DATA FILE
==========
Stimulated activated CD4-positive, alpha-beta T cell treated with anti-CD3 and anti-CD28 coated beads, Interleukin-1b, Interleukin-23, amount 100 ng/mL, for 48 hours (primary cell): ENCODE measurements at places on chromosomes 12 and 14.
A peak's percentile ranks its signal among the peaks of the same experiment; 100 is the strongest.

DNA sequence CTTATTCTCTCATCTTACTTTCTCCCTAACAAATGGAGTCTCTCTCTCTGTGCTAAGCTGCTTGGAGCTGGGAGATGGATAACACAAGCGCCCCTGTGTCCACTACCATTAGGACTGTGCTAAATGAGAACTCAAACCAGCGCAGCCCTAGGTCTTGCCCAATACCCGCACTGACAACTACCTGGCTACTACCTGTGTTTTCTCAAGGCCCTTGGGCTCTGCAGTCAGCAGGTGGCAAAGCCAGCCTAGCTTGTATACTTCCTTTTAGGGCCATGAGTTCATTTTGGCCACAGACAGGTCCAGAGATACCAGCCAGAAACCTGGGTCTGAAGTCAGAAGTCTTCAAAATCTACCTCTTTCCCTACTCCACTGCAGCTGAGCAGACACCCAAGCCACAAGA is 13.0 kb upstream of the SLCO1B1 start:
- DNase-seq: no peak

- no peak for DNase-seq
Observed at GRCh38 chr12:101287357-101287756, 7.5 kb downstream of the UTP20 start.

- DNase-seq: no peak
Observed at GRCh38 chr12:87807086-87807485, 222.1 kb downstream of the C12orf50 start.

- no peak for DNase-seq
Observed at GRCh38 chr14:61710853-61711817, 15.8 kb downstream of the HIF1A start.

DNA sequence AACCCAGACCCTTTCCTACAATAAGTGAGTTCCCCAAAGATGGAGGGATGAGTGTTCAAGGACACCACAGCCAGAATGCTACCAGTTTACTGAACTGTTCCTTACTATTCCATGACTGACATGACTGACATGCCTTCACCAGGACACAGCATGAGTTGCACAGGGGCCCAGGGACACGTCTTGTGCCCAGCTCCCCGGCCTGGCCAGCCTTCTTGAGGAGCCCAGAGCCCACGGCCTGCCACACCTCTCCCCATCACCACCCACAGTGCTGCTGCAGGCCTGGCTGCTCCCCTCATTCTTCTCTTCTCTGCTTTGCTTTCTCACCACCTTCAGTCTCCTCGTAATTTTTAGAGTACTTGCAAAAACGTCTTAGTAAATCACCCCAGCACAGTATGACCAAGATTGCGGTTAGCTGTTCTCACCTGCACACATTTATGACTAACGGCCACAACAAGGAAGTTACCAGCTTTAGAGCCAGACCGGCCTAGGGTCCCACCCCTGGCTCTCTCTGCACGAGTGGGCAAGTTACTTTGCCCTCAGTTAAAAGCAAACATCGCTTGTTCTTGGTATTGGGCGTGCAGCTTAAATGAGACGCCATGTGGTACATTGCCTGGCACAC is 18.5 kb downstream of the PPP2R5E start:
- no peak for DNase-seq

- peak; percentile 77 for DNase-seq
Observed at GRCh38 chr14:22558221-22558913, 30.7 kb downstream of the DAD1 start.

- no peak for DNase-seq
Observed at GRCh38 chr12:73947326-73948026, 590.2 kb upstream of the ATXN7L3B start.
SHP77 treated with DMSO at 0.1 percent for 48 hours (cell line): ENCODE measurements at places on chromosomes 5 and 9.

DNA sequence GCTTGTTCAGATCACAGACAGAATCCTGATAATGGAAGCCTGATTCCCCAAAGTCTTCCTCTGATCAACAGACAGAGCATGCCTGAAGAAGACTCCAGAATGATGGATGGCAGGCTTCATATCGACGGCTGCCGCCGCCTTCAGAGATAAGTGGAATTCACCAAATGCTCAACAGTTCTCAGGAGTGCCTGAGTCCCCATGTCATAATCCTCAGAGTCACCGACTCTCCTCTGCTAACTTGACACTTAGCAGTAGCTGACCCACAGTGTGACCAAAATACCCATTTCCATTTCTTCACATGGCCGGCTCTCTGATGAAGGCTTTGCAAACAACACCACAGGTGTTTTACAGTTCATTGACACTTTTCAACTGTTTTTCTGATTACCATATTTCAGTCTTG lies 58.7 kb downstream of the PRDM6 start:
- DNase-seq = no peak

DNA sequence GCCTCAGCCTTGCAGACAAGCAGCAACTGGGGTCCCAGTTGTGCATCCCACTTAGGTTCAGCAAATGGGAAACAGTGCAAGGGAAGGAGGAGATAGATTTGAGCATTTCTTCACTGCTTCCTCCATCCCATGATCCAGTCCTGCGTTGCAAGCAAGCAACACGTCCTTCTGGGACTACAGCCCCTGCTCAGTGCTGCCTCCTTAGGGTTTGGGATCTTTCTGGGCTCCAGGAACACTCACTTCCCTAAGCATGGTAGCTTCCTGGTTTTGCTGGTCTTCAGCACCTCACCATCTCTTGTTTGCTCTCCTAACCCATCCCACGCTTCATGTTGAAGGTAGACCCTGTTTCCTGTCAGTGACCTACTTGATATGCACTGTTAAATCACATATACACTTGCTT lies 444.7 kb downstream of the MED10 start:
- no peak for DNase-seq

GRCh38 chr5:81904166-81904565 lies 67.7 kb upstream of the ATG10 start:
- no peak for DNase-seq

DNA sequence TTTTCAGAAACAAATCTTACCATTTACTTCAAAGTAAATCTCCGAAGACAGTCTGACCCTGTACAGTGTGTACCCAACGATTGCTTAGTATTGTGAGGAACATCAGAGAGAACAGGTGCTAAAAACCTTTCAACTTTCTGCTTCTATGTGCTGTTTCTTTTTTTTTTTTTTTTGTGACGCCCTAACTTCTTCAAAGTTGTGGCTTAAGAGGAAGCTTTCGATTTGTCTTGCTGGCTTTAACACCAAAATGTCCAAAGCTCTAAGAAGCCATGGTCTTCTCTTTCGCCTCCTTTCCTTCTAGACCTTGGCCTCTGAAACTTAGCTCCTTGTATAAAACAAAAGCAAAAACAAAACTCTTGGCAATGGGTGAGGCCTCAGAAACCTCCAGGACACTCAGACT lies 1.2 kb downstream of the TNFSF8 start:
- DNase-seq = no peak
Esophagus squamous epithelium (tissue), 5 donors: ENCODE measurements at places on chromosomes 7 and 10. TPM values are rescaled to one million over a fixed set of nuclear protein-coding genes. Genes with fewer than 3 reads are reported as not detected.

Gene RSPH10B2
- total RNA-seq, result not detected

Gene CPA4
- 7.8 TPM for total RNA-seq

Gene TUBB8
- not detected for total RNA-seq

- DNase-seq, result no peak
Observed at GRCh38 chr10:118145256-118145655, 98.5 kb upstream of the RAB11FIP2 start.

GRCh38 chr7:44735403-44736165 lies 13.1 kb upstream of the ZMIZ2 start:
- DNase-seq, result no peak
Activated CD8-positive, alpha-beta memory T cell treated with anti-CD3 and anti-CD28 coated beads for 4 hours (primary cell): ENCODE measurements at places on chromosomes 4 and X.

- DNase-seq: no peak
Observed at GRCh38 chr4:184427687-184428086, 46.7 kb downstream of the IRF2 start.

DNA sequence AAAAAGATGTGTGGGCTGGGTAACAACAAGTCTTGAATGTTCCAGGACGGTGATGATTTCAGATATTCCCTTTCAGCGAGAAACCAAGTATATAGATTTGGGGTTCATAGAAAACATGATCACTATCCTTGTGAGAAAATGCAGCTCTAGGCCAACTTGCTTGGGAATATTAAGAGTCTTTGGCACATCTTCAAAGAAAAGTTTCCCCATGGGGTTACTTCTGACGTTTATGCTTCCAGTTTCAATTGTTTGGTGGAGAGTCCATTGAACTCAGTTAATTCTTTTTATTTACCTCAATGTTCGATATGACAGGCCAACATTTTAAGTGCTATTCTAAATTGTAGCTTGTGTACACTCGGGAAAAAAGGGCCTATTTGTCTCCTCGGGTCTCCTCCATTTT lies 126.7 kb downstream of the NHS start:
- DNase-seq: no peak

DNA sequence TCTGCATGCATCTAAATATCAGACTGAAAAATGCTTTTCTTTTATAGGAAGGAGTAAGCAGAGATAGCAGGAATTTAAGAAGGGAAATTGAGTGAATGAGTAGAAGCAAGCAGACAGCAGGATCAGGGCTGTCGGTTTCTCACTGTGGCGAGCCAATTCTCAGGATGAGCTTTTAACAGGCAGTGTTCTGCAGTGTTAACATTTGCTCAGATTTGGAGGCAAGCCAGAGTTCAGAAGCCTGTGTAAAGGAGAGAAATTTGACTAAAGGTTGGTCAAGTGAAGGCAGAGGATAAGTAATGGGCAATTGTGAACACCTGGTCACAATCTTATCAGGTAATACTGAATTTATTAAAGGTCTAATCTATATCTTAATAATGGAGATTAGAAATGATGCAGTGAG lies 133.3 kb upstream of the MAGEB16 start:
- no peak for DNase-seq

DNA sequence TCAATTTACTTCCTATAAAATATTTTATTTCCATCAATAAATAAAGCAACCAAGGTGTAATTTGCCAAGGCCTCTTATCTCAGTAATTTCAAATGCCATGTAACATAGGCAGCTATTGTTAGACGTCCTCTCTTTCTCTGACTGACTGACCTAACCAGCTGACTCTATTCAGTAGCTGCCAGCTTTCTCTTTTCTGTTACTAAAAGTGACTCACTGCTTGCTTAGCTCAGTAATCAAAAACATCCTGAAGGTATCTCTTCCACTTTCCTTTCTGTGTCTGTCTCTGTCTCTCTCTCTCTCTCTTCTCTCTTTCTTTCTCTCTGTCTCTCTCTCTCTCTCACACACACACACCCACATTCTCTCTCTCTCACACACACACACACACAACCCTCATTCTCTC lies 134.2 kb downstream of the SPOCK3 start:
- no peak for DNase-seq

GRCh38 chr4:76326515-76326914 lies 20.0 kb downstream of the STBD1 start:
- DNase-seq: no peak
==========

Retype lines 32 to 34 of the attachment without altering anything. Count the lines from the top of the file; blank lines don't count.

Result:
- not detected for total RNA-seq

- DNase-seq, result no peak
Observed at GRCh38 chr10:118145256-118145655, 98.5 kb upstream of the RAB11FIP2 start.